AUGUSTA – The Gang of Eleven defended its controversial tax overhaul on Friday during a packed public hearing of the Joint Standing Committee on Taxation.
“I dare say there’s not a person in this state who does not recognize that our current tax code is antiquated and inadequate,” said Rep. Gary Knight (R-Livermore), lead sponsor of L.D. 1496, An Act to Simplify and Modernize the Tax Code.
“We are severely hampered by an inordinately high income tax,” Rep. Knight said. “Everyone feels compelled to solicit professional help when filing their taxes,” he said.
“Some will say we can just cut expenditures and we’ll be fine,” said Knight, “But that’s for [the Appropriations Committee] to decide.”
“Is it perfect? Absolutely not.”
Sen. Richard Woodbury (U-Cumberland), who is heralded as the gang of eleven’s brains because he has a Phd. in economics from a university in Massachusetts, said the goal of the gang’s plan was to develop a pro-growth tax system.
“We thought it needed to be anchored by a major reduction in the income tax,” said Sen. Woodbury. “The sales tax is the hard part of course.”
“We raise quite a few sales and excise taxes,” he said. “We expand the sales tax base to include many services that are currently exempt.”
Woodbury said that high property tax bills were a frequent complaint among his constituents. “The average [property tax] reduction will be in the ball park of $500 statewide,” said Woodbury, adding that the Maine Municipal Association (MMA) would be producing more accurate estimates in the near future.
Woodbury said that, in order to make the tax progressive, the plan calls for sales tax credits to be provided in the form of a yearly refund check. “They’ll get a refund check in the mail,” said Woodbury. “As you go up the income scale, that refund phase out,” he said.
“The aim was to collect much more through the sales tax, return most of it toward relief in the income tax, but about $150 million in increased revenues going into property tax relief,” he said.
“It’s technically true that general fund revenues would be about $150 million higher,” said Woodbury.
Despite earlier reports that the tax plan is already shifting, Woodbury said that tweaking the sales tax changes, such as excluding home heating fuel, would have significant implications for the rest of the plan. (Recommended: Gang of Eleven tax plan changing on eve of public hearing…)
Asked what percentage of the new tax burden would be shouldered by out-of-staters, Woodbury said, “That’s something that for this current plan we don’t know.”
Whether and to what extent Maine can export its tax burden is only one aspect of the plan that remains unclear. There is also some doubt as to whether lawmakers can successfully ensure that businesses are not slapped with higher taxes for the goods and services they purchase.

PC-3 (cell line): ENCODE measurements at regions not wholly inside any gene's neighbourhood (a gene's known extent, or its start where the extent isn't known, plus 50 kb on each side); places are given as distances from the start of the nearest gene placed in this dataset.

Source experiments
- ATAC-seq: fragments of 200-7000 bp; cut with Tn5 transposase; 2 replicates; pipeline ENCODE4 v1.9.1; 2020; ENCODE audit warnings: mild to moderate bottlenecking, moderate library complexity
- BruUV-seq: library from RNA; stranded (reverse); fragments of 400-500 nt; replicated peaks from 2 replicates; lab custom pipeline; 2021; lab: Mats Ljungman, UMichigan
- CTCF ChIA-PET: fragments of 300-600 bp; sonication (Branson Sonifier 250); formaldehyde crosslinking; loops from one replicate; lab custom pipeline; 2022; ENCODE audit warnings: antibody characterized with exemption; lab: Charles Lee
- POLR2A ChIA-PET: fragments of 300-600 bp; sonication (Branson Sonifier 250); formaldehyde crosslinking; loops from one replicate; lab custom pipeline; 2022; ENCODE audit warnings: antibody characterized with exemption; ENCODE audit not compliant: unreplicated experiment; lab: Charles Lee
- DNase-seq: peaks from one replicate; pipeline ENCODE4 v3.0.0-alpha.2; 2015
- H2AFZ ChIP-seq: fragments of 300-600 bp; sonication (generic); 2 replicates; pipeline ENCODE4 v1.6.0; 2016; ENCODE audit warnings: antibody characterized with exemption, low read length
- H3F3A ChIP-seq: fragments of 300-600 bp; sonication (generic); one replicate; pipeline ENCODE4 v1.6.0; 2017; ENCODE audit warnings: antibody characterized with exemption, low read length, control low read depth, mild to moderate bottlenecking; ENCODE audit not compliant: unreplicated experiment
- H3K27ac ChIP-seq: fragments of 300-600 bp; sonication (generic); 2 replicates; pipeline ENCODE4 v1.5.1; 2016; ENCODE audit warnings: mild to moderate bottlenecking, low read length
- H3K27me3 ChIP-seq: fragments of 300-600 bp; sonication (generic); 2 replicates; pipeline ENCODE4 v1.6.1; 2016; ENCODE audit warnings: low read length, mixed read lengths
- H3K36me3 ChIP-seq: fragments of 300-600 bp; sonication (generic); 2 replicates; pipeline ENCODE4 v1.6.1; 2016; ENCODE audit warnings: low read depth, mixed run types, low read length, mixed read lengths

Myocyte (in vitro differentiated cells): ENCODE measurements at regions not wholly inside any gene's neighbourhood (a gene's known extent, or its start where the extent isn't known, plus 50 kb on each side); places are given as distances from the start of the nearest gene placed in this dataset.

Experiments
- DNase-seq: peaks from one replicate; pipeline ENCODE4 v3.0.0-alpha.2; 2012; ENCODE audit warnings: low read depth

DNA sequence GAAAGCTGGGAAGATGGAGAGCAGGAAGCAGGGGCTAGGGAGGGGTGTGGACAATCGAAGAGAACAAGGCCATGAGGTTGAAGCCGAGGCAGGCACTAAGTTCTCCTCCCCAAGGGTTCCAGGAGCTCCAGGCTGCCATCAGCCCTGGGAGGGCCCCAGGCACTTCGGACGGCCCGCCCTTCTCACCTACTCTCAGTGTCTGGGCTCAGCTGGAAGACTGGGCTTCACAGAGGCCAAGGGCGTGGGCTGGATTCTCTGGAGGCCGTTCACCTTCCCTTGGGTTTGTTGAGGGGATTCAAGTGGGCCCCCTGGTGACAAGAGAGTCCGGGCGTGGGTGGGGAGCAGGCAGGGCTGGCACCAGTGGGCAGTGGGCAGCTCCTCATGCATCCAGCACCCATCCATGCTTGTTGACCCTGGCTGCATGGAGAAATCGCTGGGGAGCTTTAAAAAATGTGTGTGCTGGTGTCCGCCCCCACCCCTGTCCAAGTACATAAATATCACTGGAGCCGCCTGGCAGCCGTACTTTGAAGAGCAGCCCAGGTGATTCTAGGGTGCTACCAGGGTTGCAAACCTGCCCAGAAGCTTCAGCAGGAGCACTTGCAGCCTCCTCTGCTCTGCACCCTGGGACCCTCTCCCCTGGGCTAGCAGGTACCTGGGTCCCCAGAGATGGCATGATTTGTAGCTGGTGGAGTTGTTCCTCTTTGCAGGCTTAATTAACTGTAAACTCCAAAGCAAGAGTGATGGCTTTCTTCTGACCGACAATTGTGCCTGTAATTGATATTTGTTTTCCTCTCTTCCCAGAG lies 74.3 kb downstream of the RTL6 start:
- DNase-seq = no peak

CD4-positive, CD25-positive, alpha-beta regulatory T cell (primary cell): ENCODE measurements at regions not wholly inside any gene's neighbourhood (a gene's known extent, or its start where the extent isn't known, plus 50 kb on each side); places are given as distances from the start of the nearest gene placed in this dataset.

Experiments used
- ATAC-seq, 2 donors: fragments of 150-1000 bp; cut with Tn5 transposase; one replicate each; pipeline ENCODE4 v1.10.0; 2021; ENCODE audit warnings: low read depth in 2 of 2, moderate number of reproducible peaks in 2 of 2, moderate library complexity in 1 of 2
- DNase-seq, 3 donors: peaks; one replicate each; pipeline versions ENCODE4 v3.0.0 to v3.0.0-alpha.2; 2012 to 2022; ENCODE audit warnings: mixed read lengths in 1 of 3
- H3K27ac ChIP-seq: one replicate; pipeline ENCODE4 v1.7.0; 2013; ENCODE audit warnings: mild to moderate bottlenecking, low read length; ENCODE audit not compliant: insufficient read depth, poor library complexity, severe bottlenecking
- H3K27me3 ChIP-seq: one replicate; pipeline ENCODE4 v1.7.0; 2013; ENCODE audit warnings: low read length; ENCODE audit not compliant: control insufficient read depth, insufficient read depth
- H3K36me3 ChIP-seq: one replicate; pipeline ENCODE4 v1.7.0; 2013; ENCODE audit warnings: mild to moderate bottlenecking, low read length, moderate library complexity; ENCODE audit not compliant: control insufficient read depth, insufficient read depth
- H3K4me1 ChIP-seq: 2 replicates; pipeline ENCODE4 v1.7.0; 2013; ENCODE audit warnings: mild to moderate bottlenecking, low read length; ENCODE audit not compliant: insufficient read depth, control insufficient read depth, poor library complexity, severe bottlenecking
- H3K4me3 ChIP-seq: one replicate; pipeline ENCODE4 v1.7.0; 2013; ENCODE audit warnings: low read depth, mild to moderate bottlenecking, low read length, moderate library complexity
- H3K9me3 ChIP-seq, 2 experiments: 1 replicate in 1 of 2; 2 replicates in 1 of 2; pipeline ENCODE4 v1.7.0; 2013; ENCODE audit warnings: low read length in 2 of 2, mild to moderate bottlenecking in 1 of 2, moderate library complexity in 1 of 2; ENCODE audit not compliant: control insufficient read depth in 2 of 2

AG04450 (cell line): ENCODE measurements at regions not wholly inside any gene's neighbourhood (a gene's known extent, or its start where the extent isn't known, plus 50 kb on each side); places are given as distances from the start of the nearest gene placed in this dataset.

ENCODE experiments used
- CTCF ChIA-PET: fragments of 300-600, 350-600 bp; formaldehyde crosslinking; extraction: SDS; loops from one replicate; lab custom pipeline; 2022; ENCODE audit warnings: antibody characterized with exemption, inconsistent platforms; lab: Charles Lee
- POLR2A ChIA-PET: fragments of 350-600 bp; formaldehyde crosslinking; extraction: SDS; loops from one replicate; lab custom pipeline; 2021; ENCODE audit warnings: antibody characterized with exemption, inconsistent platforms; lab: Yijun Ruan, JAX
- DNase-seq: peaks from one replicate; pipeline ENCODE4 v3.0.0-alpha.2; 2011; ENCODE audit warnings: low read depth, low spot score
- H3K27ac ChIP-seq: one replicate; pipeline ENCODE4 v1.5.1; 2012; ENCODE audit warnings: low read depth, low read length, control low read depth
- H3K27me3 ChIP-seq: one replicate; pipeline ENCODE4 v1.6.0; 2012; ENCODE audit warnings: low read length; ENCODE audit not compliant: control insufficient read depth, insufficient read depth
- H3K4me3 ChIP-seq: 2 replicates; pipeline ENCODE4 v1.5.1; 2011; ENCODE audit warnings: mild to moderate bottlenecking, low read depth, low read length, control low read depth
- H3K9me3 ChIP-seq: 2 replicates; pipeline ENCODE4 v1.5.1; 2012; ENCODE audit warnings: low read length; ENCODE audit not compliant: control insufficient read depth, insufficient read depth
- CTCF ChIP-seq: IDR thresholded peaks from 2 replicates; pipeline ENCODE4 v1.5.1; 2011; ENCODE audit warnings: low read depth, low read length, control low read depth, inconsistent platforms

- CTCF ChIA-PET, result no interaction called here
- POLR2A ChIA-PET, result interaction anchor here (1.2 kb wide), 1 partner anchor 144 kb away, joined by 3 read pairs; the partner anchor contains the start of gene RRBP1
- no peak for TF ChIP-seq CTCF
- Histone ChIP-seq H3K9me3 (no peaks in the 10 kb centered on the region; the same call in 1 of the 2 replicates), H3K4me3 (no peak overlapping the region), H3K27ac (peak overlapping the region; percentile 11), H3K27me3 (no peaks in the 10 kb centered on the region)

“The intention is not to expand the sales tax base into business to business transactions. There may be slight spillover here and there,” said Woodbury. “There are definitions that still need to be fleshed out,” he said.
Another concern critics of the plan have is that higher sales taxes will exacerbate the widely-acknowledged problem of cross border shopping in New Hampshire.
Woodbury said that it was a concern that high sales taxes encourage cross border shopping, but said he would leave it the Maine Revenue Services (MRS) to weigh the losses of cross border shopping against the gains of lower income taxes. Even with a certain amount of additional cross border shopping, he said, he still favors the plan.
The Maine Republican Party came out forcefully against the plan, calling it a “Tax Shift & Shaft” that will feed liberal Democrats’ lust for government spending.
“This plan is nothing more than a stronger version of the Democrat shift-and-shaft plan of a few years ago,” said GOP Chairman Richard M. Cebra.
“Not only will Maine people, small businesses and Maine’s economy get hurt by this plan, but the next time Maine faces a budget shortfall, Democrats will just try to raise taxes again,” said Cebra. “All this plan does is give liberal Democrats more targets to tax and more ways to spend.”
Said Cebra, “Republicans across this state know that the solution to our budget problems isn’t a massive tax shift-and-shaft, it is pro-growth reform that helps our economy grow and helps Maine people get better jobs and bigger paychecks.”
Sen. Doug Thomas (R-Somerset), the top Senate Republican on the Taxation Committee, was the only Republican lawmaker to testify against the bill.
“Let’s be clear, this bill is not just a 6 percent sales tax on groceries and home heating fuel. This is $700 million in new taxes,” said Sen. Thomas.
“Maine people are already struggling to make ends meet,” he said. “Median personal income is down $15,000 in Maine over the past seven years. Grocery prices have never been higher. Oil prices have never been higher,” he said.
“We need government, but some things in life come before government,” said Thomas. “This plan would force us to pay the government before we can eat.”
“You can’t reduce taxes by raising taxes,” said Thomas. “In baseball, three strikes and you’re out. I think there are more than three strikes against this bill.”
Thomas said he would rather state government reduce spending. “We have to break the tax and spend cycle,” said Thomas.
After a full day of testimony from both supporters and critics, one thing is clear: the fate of the plan hinges on Democrats in the Tax Committee and forthcoming numbers from MRS. While the committee’s Democrats will exercise final control over clarification of the concept draft’s myriad vague spots, MRS will answer the pivotal question: Is this a tax increase on Mainers?